With the rise of white box environments network equipment is being liberated from captive pre-installed network OSes. You can now choose your bare metal switch hardware and operating system separately and then change it trivially later. Surely this creates chaos and a compatibility nightmare I hear you say. Continue reading
Installing SaltStack can be a pain as there is some initial installation and configuration needed before Salt can actually be used. This post shows how you can install and operate Salt on a Cumulus Linux switch without ever needing to log into the switch directly. The operations shown below can easily be expanded to install many switches at once. Continue reading
Read our feature in The Stack about the impact the Open Compute Project is having on data centre innovation:
“Major players are coming together to innovate efficient data centres at a pace faster than ever seen before”
Containerised datacentre – it’s available at all good datacentre trade shows and certainly made a splash pre-2010, but have you actually seen one in the wild? Continue reading
White box from the beginning
First, let us define a white box server. A white box server (sometimes referred to as a beige box) is a machine without a well-known brand name associated with it. White boxes are usually made en masse by Asian original design manufacturers (ODMs) such as Quanta, Wistron, Inventec and Wiwynn. They are also produced by system integrators who build systems assembled from parts purchased separately to create bespoke systems.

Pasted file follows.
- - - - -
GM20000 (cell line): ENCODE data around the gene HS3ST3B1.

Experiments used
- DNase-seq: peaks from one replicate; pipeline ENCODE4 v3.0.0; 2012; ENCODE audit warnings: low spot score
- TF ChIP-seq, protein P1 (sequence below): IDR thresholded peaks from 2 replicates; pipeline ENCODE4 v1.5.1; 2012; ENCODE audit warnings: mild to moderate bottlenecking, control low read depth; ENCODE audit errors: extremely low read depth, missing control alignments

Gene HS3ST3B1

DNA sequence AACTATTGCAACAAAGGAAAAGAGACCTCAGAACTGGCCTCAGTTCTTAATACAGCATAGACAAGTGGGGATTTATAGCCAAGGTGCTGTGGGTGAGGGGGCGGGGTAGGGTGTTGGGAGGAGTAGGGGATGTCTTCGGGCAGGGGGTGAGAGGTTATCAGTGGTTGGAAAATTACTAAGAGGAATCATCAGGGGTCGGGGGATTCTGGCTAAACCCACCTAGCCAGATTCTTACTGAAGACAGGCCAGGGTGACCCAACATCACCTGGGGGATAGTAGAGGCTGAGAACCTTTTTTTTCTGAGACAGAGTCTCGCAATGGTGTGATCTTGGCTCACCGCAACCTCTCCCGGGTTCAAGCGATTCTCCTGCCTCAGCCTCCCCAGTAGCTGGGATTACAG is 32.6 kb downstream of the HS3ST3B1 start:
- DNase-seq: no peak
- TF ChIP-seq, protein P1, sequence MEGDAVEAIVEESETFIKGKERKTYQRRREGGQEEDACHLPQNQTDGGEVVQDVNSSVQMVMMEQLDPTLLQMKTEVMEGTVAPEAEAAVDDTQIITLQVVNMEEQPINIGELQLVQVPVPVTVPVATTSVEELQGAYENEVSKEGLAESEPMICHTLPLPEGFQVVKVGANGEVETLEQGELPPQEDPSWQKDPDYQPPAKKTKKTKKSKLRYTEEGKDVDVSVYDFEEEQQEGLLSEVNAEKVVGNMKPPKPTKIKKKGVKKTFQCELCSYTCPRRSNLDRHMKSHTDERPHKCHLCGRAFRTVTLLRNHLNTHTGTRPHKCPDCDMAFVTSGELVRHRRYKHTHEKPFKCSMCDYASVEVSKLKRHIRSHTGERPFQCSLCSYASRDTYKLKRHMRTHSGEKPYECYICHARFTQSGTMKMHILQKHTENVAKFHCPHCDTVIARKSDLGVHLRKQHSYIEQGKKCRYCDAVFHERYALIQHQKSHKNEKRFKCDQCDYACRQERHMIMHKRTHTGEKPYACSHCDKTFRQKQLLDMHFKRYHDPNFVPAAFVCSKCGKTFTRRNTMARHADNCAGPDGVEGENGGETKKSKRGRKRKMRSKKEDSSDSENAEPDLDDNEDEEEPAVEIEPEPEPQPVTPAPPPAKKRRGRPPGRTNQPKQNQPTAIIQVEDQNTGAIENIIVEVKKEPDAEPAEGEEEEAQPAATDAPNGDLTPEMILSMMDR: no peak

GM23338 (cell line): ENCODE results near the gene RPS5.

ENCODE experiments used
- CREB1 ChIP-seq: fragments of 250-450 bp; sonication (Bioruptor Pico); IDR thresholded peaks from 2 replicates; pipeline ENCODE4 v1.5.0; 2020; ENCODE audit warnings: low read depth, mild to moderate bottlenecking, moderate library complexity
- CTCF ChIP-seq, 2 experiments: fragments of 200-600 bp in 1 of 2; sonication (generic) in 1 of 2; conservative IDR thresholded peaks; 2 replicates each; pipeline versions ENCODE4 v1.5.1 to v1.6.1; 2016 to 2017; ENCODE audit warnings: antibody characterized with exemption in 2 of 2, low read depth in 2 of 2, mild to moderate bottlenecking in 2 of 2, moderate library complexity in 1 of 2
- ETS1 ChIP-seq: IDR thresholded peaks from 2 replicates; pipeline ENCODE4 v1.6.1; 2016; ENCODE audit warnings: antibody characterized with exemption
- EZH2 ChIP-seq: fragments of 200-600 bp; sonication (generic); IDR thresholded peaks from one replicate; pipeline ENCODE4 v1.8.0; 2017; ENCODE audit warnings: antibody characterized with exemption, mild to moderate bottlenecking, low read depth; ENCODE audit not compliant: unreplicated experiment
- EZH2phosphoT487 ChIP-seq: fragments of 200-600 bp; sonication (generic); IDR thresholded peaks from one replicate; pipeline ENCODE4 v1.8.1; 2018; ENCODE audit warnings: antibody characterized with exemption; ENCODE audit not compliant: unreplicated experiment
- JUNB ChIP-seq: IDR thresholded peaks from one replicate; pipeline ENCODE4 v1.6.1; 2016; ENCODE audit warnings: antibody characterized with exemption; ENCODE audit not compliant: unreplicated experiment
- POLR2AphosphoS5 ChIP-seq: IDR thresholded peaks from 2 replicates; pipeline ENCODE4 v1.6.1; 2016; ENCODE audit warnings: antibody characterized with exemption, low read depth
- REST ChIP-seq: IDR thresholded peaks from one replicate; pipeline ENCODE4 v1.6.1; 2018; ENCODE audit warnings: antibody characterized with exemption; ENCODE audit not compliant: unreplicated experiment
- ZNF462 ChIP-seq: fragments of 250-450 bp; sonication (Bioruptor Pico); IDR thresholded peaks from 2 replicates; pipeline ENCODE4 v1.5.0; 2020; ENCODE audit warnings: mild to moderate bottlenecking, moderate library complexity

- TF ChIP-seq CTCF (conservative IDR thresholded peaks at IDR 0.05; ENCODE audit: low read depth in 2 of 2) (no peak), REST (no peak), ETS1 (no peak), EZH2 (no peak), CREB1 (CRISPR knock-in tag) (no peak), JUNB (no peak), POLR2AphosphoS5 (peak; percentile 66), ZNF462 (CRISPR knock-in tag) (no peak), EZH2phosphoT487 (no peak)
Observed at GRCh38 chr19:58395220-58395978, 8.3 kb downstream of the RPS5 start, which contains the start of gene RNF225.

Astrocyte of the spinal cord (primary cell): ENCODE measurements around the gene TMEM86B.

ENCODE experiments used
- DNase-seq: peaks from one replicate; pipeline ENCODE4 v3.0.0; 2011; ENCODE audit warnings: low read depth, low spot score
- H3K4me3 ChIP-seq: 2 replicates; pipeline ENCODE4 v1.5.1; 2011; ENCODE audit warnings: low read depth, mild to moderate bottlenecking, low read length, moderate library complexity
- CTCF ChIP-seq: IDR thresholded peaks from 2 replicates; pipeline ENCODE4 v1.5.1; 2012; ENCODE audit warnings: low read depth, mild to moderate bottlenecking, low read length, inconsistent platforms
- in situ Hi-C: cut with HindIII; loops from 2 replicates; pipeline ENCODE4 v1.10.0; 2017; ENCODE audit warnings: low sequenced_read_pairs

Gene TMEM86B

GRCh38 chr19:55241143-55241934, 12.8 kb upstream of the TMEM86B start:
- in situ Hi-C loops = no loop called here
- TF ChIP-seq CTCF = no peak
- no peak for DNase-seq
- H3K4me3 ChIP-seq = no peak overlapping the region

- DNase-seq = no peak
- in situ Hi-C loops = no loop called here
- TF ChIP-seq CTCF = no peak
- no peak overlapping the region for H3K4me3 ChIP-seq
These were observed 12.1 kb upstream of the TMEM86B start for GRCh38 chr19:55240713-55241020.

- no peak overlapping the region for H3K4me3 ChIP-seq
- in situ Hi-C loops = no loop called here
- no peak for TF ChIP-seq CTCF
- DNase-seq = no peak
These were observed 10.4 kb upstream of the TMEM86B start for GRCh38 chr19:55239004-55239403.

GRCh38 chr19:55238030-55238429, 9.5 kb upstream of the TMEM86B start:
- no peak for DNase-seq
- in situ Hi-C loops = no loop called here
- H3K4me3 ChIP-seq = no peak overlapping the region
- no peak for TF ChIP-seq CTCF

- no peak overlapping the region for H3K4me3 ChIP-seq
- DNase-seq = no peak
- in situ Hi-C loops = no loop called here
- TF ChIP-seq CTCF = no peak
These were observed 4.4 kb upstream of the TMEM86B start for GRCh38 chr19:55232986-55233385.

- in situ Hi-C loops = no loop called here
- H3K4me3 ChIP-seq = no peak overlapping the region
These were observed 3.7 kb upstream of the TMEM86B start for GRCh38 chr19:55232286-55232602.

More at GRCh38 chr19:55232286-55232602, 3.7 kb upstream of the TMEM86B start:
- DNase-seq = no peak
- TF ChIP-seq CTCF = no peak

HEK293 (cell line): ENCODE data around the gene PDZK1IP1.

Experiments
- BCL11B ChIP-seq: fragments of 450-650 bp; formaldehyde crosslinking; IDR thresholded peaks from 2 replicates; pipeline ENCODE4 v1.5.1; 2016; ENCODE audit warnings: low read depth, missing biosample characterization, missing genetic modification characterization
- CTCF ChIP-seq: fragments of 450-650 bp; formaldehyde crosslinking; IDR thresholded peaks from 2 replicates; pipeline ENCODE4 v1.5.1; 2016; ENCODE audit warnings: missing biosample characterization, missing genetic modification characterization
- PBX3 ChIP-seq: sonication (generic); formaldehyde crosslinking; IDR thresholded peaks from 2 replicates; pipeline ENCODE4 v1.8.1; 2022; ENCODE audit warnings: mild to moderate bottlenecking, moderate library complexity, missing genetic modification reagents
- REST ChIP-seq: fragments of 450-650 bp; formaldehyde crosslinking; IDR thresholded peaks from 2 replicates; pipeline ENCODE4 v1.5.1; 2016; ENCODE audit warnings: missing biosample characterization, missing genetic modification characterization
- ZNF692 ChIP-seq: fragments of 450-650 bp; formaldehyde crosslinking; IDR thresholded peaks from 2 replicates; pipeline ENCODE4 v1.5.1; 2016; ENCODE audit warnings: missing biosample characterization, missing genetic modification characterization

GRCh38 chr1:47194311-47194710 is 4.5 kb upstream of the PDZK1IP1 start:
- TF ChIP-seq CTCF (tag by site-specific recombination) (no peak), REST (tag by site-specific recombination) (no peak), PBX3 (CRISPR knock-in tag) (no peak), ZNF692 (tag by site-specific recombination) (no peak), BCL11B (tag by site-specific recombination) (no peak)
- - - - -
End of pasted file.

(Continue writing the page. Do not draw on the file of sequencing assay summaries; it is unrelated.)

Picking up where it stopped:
OK, so where do black boxes come from? In the traditional IT procurement model, enterprise customers buy from original equipment manufactures (OEMs) such as HPE, Dell and IBM. The OEMs in turn outsource the manufacturing of hardware to the ODMs. It is at this point you are buying a branded, closed, black box server.
Today we are looking at MaaS from Canonical, the makers of Ubuntu. MaaS, which stands for Metal as a Service, promises to automatically and dynamically provision your servers. It’s the same idea as cloud provisioning, but now with your own bare metal servers. Very exciting indeed, so we thought we would give it a try. Continue reading
Chances are, if you have thousands of servers, you are running some sort of hyperscale environment. But is your monitoring hyperscale-friendly?
In the beginning you might well have had 10 servers all running business-critical applications. You dutifully monitored everything on the server. Well, you dutifully monitored after you have had too many issues with no monitoring at all.
Then, over time, each new outage brought you a new set of checks and before you knew it, your boxes became extremely monitored. They have a multitude of ways to set the pager off. Your monitoring strategy continues like this as your server farm grows. Before you know it, you have hundreds, maybe even thousands, of machines with very basic false positive monitoring. Continue reading